More than a year after the ranking Republican on the Senate Committee of Finance called out six televangelists suspected of opulent spending and possible abuse of their nonprofit status, one has gone to great lengths to clear her name while one still refuses to turn over information, according to the latest update this past week.  The remaining four of the "Grassley Six," meanwhile, still lie somewhere in between.

“My staff and I continue to review the information we’ve received from the ministries that cooperated, and we continue to weigh our options for the ministries that have not cooperated...

They included: the Joyce Meyer Ministries, World Healing Center Church, Without Walls International Church, New Birth Missionary Baptist Church/Eddie L. Long Ministries,  Kenneth Copeland Ministries, and World Changers Church International/Creflo Dollar Ministries.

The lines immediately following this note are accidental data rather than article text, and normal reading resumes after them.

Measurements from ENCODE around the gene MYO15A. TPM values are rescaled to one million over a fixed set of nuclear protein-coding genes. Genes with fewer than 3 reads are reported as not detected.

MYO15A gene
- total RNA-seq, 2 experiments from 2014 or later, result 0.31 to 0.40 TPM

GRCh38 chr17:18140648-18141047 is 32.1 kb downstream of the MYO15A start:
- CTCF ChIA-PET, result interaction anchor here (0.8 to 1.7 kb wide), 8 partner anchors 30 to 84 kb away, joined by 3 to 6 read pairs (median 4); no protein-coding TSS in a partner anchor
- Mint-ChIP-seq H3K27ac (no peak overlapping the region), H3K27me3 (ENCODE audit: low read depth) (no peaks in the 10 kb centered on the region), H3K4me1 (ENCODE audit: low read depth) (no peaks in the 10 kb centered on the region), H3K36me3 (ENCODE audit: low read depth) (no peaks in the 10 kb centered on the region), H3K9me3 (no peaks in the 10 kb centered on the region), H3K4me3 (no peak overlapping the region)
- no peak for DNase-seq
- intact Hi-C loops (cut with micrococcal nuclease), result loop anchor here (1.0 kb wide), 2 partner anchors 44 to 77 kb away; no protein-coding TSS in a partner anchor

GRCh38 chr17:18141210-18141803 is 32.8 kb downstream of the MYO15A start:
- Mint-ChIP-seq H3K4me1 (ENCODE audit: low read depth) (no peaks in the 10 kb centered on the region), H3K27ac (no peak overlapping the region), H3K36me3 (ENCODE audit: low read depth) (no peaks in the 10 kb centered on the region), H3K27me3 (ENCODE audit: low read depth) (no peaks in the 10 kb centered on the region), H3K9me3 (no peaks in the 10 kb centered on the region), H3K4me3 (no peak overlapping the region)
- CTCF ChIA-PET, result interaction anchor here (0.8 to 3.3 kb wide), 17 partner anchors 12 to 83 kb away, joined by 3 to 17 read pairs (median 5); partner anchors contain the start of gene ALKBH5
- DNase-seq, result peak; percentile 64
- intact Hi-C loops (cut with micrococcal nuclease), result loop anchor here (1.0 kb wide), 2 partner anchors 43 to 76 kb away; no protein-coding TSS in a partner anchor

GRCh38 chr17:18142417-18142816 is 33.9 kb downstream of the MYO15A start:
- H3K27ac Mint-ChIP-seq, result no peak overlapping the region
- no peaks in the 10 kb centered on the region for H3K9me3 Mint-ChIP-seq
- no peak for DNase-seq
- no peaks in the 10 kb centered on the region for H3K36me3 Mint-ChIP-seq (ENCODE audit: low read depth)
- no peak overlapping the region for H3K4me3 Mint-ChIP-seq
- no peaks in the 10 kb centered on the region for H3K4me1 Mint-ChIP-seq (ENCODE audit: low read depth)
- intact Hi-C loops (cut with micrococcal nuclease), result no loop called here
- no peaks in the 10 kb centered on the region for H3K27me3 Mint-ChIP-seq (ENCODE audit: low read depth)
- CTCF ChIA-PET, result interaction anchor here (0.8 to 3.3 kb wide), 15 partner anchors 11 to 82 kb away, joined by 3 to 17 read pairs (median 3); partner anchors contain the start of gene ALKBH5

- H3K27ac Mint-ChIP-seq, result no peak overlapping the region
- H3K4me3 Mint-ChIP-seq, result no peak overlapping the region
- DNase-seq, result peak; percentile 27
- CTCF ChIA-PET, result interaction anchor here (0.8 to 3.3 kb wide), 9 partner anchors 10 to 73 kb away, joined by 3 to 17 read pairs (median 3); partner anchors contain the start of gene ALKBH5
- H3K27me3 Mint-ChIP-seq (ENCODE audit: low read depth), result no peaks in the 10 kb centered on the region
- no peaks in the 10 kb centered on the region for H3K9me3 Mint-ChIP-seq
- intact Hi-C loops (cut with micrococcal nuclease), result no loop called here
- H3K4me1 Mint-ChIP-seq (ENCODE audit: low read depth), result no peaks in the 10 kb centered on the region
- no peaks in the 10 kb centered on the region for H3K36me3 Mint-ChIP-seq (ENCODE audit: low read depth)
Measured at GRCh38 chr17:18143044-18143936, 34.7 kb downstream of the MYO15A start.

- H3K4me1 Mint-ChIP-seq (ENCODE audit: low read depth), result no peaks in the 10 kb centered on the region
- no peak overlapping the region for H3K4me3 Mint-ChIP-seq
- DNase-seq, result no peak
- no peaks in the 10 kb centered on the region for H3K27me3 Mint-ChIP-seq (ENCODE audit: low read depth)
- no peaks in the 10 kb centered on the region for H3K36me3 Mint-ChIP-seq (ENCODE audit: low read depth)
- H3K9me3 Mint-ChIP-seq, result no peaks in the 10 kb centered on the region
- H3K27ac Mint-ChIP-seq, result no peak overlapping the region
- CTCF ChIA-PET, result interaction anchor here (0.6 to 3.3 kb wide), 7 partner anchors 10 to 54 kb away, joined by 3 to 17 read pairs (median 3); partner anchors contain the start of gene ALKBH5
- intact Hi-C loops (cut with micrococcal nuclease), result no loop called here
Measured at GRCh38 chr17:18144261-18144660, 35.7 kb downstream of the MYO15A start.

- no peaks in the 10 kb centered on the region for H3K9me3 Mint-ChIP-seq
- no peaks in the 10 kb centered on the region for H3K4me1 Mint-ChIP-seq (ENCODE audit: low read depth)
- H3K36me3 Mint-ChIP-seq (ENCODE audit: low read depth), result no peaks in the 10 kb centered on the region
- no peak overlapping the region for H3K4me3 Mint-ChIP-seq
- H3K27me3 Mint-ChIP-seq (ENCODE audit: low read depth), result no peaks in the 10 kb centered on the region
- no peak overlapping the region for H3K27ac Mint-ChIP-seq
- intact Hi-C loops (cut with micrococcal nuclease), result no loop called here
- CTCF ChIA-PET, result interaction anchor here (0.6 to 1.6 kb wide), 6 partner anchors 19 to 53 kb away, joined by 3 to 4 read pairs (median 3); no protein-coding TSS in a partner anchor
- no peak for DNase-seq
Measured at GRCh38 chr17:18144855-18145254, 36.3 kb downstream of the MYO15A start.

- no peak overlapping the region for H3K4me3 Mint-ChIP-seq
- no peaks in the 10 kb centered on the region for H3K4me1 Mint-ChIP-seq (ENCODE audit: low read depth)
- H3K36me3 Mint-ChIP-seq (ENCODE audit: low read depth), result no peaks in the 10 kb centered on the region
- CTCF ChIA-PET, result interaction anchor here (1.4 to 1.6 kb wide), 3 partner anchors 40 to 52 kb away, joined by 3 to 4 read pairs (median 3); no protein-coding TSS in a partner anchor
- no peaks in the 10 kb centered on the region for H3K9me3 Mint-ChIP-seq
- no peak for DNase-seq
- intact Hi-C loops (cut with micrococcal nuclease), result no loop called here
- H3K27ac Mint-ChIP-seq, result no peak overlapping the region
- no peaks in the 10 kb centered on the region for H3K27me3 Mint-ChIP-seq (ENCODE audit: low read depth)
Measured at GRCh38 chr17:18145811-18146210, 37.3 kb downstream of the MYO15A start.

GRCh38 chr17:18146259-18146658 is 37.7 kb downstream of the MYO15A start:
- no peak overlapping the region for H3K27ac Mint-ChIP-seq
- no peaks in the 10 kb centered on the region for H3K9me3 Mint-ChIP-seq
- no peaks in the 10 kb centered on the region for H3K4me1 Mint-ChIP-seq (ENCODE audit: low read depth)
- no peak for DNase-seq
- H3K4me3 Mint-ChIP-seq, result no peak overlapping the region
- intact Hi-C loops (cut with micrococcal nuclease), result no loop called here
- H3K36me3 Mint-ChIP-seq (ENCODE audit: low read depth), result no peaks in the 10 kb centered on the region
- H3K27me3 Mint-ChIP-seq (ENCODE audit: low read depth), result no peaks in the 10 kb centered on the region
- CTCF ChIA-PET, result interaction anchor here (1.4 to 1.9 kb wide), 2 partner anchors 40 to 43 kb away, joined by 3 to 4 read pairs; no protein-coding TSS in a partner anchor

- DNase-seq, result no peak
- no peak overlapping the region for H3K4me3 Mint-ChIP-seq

Grassley's latest statement came after the senator heard that Joyce Meyer Ministries had joined the Evangelical Council for Financial Accountability (ECFA), the Christian accreditation agency that oversees the financial accountability, fund-raising and board governance of many leading Christian nonprofit organizations.

Since Grassley first requested that the six ministry leaders provide financial statements and records back in November 2007, Joyce Meyer Ministries has been the most cooperative, posting audited financial reports from 2003 to 2006 on its website and being one of only two organizations that had turned over financial documents for the probe ahead of the Dec. 6, 2007, deadline. The other organization was Kenneth Copeland Ministries.

Grassley said ECFA membership is "like a Good Housekeeping Seal of Approval" for ministries that have independence from the IRS and don't have to file material with the IRS as most other tax-exempt groups do.

According to Grassley's office, Randy and Paula White of Without Walls International Church, Eddie Long of New Birth Missionary Baptist Church/Eddie L. Long Ministries, and Kenneth and Gloria Copeland of Kenneth Copeland Ministries have submitted responses though they are still incomplete.